The Perfect Backpacking Spoon

The perfect backpacking spoon

Firstly, I’d like to address the elephant in the room. I know what you’re all thinking… “How do you write an article about a spoon?” Well, if the perfect spoon for backpacking fell into your lap on your first outing, then you’ve never experienced the struggle of using the not-perfect spoon. I am writing this for all you strugglers out there; even the ones who might not have known they were struggling (myself included)

Walk into any gear shop, or walk down the outdoor aisle of Wal-Mart or any other store and you’ll see a myriad of options for backpacking utensils. Set pieces that fold, bend, break in half, come on a key chain, or double sided to have a fork and spoon on either end of a single piece of material. All made of anything from fancy metals to high quality plastics, or even wood. Regardless of material, there are three major design options; sporks, spoons, and forks. Which are you? A sporker, a spooner, or a forker?

I, along with many other people used to be a die-hard sporker. The logic seemed undeniable; get the best of both worlds when it comes to scooping or impaling your foods. Case closed? Think again!   

I’ll be honest, it took me a little while to realize it, but I never really utilized the impaling function of my spork while eating on trail. Even when there was a very rare occasion that I needed to actually impale my food on a fork…the spork prongs were so wholly inadequate, they might as well not have been there at all. What I did notice, however, was that when I went to scrape the bottom and sides of my bowl/pot to get every last morsel of food and sauce out… those little spork prongs did nothing but impede the progress and efficiency of my food scrap – calorie recovery process. It was like trying to bail out your sinking boat by scraping the water off the bottom with a colander.

This should be an easy fix, just switch to a regular spoon, right? Yes, but a regular spoon isn’t the perfect spoon. So what is? Observe the image below and allow me to expound.

TOAKS Titanium Long Handle Spoon

Observe Firstly: The spoon is long, much longer than your average, “regular” spoon. This comes in handy for reaching the bottom of taller cooking pots or the bottom of freeze dried backpacking meal pouches without having to reach your hand or fingers in, subsequently spreading germs or getting them dirty with slimy food sauces. It also helps that you can rest the spoon inside the pot or bowl without fear of it shifting and sinking away beneath your meal into foody oblivion and needing to be fished out with your hands or some secondary tool you may or may not have. Just envision your spoon disappearing into your bowl of cereal as a child; or in my case, as an adult. All. The. Time. Shoot, I’d lose my spoon so badly, I’d forget there had ever been a spoon in there to begin with and get another one. Only realizing my hubris after getting past the top flotilla of whatever cereal nuggets I was eating. Shameful.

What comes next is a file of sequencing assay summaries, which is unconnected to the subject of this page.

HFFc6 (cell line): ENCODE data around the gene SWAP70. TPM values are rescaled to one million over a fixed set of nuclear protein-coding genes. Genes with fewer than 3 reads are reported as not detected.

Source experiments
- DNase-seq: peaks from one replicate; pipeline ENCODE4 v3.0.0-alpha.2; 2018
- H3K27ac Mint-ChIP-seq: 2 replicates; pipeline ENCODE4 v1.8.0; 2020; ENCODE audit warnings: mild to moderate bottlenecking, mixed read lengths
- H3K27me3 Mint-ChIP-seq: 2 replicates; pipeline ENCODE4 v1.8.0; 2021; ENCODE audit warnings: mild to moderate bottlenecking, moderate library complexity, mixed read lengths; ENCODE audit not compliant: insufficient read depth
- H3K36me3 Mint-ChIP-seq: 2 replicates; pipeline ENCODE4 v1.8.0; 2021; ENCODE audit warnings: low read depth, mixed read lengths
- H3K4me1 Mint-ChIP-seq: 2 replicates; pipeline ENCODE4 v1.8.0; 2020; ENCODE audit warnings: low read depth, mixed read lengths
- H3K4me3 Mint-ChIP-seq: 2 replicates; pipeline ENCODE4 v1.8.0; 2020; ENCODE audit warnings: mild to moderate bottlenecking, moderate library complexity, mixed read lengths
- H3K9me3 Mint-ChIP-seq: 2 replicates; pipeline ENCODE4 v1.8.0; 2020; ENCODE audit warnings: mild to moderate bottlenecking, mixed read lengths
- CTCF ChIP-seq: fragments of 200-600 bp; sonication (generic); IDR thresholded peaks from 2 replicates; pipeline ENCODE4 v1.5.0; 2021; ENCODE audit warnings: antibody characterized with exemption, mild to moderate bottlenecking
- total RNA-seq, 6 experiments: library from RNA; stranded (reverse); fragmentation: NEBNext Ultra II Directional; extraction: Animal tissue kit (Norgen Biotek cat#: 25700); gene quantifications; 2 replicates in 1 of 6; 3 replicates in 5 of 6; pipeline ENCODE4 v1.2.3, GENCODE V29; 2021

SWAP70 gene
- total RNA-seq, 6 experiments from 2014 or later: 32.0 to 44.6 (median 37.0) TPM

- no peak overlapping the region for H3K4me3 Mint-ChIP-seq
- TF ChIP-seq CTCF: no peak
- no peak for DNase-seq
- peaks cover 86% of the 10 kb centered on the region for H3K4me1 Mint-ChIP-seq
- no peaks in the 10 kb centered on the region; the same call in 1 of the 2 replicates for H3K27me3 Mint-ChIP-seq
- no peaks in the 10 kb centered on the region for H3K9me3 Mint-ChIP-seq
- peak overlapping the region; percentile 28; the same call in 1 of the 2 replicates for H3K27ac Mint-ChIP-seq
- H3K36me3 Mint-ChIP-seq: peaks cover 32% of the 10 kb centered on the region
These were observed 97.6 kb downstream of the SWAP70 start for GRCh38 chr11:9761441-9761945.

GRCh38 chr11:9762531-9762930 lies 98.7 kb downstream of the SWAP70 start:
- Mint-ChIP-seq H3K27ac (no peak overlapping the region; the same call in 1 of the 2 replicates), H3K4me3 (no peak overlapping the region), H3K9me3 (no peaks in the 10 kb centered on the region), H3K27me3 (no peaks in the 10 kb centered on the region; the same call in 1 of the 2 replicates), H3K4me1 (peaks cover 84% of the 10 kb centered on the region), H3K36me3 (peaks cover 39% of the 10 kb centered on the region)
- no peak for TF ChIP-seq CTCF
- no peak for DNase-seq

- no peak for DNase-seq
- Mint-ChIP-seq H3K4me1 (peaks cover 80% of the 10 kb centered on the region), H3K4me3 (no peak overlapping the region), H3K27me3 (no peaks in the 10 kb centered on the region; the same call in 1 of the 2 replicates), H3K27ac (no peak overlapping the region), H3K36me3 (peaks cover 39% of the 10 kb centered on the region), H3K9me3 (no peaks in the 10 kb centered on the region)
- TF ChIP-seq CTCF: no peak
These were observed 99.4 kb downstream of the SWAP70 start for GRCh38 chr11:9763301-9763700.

Secondly: The front of the spoon is more of a blunt and flattened edge, rather than the more pointed design of a more traditional spoon. This allows for better coverage and efficiency when scraping the bottom of your bowl or pot; whether you are scrounging up every last morsel, or trying to scrape it for cleanup.

Thirdly: The sides of the spoon are also of a more flat, blunter design than the traditionally more curved edge of spoons. So now you can scrape the bottom edge of your pot AND the sides at the same time with maximum efficiency. At the end of the day, what backpacking ultimately boils down to is a combination of ingenuity, adaptability, and trying to be as efficient as possible in every aspect of your gear and daily activities. When all of these things come together in harmony, you get… happiness. 

There are actually quite a few backpacking spoons in the design and make of the one pictured above; all you have to do is look. While I do own and love that particular spoon, it’s main purpose in this article is to illustrate the qualities I personally have come to value in a backpacking spoon; metal, light, long, efficient, and affordable. You can click on the spoon above to browse that particular spoon and others like it!

Now go spoon with confident efficiency, my friends!

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  1. I’d like to buy something like this for backpacking but also for general travel…then I can quit asking for those plastic utensils all the time. Thanks for the rec!

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